It’s 9 a.m. on his day off. Williams, 33, has already finished a workout and is sitting in the back row of the team’s darkened auditorium. He patiently answers questions, then turns the tables and begins to ask a few of his own -- about your college, your family, your job. Then, after a calm debate about religion, Williams hands over the phone number of his older brother, Achilles -- and leaves you wondering who in the family was a Trojan War buff.
Achilles Williams runs the nine car dealerships that Aeneas owns in their home state of Louisiana. Older brothers are always good for some serious dirt, right? Not Achilles. A pointed question is asked, and the phone goes dead silent for several seconds. “No,” he finally replies, “there are no flaws with Aeneas that I can think of.”
Really? Is it possible that one player -- even a seven-time Pro Bowl corner who gets up at 4:30 a.m. every day to pray -- can be credited with the miraculous turnaround of the Rams defense? Is it possible that someone could be that good? Both on and off the field? Two words, you think to yourself: Eugene Robinson.
Even Rams head coach Mike Martz had his doubts. “You hear so many good things about Aeneas, it’s a little hard to believe,” says Martz, who lobbied Rams GM Charley Armey hard for the predraft trade that sent a second- and a fourth-round pick to Arizona for Williams. “His attitude, his leadership, his preparation, his play -- it all seemed a little too good to be true. Then he shows up and is actually better than that. He’s become to our defense what Marshall Faulk is to our offense -- the standard we all hold ourselves to.”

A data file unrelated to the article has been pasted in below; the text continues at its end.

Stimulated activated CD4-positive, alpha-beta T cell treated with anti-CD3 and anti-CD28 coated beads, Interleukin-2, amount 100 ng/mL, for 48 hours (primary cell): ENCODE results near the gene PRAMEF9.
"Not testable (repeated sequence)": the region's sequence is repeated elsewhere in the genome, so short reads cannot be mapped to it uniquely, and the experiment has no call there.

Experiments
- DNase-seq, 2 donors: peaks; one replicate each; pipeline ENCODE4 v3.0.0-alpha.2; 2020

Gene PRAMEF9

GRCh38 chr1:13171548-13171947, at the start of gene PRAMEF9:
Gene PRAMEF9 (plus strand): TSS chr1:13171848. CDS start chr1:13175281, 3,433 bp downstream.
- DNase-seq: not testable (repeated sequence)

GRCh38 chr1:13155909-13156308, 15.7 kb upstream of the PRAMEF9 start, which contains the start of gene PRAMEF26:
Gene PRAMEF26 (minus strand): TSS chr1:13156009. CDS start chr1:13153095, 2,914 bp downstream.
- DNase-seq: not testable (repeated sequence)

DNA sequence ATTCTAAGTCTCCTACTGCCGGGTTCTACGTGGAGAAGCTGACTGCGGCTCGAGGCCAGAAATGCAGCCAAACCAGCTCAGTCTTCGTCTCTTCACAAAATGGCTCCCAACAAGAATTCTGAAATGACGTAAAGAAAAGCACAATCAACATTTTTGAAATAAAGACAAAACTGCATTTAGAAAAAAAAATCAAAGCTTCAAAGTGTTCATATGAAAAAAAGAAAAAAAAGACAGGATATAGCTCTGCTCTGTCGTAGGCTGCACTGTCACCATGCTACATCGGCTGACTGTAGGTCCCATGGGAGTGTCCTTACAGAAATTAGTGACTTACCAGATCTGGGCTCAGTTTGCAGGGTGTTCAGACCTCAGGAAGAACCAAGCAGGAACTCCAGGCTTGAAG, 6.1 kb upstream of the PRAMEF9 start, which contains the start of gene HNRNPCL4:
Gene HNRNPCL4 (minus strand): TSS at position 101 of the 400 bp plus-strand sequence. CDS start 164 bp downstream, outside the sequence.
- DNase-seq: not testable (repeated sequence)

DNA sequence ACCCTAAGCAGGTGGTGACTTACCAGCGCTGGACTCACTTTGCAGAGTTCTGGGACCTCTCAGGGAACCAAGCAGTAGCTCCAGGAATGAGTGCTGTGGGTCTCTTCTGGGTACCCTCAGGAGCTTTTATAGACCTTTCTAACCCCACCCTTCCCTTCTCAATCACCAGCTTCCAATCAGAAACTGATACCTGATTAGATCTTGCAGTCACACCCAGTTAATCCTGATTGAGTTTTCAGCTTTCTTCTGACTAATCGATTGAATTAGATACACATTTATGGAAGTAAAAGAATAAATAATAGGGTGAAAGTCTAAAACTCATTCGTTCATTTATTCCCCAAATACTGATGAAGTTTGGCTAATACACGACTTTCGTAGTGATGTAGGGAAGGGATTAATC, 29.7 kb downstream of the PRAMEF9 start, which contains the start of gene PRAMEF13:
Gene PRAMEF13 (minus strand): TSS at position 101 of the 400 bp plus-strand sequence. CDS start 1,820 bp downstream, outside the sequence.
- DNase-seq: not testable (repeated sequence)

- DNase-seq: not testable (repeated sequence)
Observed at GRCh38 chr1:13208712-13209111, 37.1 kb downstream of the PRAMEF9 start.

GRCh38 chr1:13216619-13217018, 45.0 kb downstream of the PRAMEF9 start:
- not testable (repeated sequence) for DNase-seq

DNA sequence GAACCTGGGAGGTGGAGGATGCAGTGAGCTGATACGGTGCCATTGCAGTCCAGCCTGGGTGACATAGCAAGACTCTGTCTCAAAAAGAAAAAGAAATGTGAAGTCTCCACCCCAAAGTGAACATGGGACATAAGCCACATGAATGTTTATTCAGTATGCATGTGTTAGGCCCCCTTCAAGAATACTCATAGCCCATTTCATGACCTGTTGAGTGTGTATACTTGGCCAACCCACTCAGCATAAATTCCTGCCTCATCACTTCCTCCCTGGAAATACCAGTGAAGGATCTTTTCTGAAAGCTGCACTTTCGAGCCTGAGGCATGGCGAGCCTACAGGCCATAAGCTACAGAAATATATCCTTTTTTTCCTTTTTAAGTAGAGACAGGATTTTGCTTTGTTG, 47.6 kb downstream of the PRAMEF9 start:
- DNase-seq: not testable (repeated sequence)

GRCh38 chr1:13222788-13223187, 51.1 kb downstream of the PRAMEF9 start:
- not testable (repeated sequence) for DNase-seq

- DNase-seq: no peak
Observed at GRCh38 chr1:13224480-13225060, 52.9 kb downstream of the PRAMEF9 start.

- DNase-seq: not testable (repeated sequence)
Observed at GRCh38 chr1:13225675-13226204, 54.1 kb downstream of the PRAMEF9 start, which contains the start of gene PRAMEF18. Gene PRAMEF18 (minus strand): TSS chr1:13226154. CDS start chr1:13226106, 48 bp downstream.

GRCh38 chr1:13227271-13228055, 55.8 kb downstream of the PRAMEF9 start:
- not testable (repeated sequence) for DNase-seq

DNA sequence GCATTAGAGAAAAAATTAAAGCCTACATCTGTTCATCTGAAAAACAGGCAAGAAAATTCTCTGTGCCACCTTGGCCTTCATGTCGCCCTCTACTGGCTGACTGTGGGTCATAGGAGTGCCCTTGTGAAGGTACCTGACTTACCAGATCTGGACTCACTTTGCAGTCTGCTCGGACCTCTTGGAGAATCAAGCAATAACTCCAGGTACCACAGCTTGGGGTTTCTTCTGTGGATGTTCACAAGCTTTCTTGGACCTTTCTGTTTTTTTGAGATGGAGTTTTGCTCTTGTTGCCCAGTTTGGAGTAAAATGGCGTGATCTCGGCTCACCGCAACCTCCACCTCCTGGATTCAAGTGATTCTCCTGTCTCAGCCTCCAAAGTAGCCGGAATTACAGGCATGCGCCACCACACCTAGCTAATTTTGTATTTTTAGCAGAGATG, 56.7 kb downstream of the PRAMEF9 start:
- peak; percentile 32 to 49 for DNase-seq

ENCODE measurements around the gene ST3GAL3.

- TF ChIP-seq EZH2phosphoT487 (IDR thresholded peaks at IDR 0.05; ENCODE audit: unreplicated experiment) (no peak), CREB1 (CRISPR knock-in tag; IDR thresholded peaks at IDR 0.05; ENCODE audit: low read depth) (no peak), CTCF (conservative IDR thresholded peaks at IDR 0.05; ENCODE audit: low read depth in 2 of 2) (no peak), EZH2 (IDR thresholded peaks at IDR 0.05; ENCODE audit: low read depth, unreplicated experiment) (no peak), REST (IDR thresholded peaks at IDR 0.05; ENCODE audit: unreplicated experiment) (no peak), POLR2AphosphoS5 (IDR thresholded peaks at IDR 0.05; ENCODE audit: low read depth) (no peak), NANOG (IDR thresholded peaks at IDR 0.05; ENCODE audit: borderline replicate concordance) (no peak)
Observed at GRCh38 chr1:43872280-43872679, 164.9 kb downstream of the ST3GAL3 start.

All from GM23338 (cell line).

Setting standards is practically a way of life for Williams. Raised in New Orleans, he passed up an academic scholarship to Dartmouth to follow Achilles to nearby Southern U., where he made the dean’s list and became active in student government. Football? Not until his junior year, when -- just five days before the start of the season -- Williams decided to walk on. A month later, he was starting. A year after that, he led the nation with 11 picks and graduated with a degree in accounting. After the Cards took him in the third round of the 1991 draft, he tied for the NFC lead with six interceptions on his way to selection as the NFC Defensive Rookie of the Year. In 1994, he was selected for his first Pro Bowl.